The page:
How Technology is Helping the Construction Industry Face a Shrinking Workforce

By Poornima Apte, Contributor

The construction industry has a serious problem: chronic labor shortages. A whopping 94 percent of industry professionals surveyed found it difficult to recruit construction workers, according to the 2019 USG + U.S. Chamber of Commerce Commercial Construction Index.

In an industry that has always valued tradition and rigor, technology is increasingly being seen as a way to mitigate labor shortage issues.

Colorado-based construction company Hensel Phelps has felt the effects of this pattern, as well, and it’s using technology to deliver efficiencies wherever it can.

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Technology for Efficient Training

If a construction site is bristling with hazards, most workers—through efficient training—can easily identify and avoid them. The problem is when the site changes often or when hazards are more insidious, says Jeremy Sibert, director of technology at Hensel Phelps. No amount of tutorial, classroom-based training can fully prepare a worker for a situation that is constantly in flux.

That is where mixed reality (MR) comes in. MR, usually engaged with through a headset, overlays virtual objects onto the real-world environment. Case in point: Hensel Phelps is experimenting with plugging the 360-degree photos it takes of job sites and incorporating them into a 3D model. This model is then uploaded to an MR device like the Microsoft Hololens.

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An onsite worker who wears this device will see the construction site, as well as pictures of the hazards overlaid onto it. The worker can then “play” with various scenarios in order to familiarize themselves with potential hazards; this will trigger associated video training tutorials depending on the hazard at hand. “By putting those [hazards] in a MR environment, we can simulate any number of those conditions at any stage of construction, from earth work through finishes,” says Sibert.

Customizing such models for each and every site, however, would be time-intensive and expensive. Consequently, Hensel Phelps is looking to create more general models that incorporate every kind of potential hazard. Since these classroom models are not site-specific, they are less expensive and faster to produce, and are good enough to train workers with. The MR will complement—not replace—video and classroom training.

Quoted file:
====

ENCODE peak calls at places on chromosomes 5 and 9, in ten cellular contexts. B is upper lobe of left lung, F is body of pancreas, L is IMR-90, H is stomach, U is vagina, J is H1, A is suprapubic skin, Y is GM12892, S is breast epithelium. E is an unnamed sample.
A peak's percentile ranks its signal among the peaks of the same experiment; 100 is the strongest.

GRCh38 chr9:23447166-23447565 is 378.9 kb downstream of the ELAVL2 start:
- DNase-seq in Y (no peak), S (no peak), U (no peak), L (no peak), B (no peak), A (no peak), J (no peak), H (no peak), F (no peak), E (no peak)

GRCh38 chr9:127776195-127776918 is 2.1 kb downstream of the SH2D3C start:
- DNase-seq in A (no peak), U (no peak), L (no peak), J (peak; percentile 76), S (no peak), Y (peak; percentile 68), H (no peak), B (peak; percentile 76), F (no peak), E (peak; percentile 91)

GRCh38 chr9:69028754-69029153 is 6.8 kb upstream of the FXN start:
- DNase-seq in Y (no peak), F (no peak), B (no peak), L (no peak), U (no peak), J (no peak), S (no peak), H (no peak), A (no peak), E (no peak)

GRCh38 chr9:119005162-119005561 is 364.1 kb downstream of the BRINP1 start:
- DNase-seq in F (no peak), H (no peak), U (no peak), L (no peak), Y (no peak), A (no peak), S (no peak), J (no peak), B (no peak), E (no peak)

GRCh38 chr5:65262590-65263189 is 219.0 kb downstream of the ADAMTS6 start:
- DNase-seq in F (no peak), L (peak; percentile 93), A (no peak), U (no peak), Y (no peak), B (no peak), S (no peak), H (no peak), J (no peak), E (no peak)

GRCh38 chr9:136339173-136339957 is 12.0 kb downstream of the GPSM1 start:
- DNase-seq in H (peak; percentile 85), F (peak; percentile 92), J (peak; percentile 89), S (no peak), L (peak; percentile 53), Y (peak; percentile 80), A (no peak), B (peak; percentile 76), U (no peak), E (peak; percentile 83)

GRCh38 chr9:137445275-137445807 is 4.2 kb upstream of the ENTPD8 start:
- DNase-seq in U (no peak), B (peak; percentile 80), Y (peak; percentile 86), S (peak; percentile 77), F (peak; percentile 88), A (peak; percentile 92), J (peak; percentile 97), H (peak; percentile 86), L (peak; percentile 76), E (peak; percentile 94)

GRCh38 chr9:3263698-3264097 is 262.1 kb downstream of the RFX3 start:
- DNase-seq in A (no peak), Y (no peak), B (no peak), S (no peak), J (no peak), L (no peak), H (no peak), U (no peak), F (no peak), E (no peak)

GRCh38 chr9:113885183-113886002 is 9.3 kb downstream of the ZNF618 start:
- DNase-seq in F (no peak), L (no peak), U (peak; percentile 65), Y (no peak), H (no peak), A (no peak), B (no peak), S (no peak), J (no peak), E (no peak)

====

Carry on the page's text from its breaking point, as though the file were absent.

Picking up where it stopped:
Sibert says that Hensel Phelps registers a significantly lower worker accident rate compared to the rest of the industry. “All our low-hanging fruit is gone, so we’re looking to technology to drive the last few accidents—even finger scrapes—out of our company,” he says.

Technology for the Design Process

“Businesses want more complex buildings faster, and construction schedules are getting shorter. So we’re [using technology] to deliver efficiencies on our projects to offset the declining labor force available to us,” Sibert says.

“Businesses want more complex buildings faster, and construction schedules are getting shorter. So we’re [using technology] to deliver efficiencies on our projects to offset the declining labor force available to us.”

—Jeremy Sibert, director of technology, Hensel Phelps

Many construction companies, including Skanska and Skystone, are turning to building information modeling (BIM), a faster and more transparent process that captures every datapoint of a construction design. For example, BIM will have information about how many columns a building will have, their placement, materials, the types of nails used to anchor related elements, the distance between columns, etc. Furthermore, BIM captures the interdependencies between disparate pieces of data. If the design engineer moves two columns two feet further apart than they were originally designed, for instance, the related parameters—such as the load on each column or the number of trusses needed—will adjust accordingly.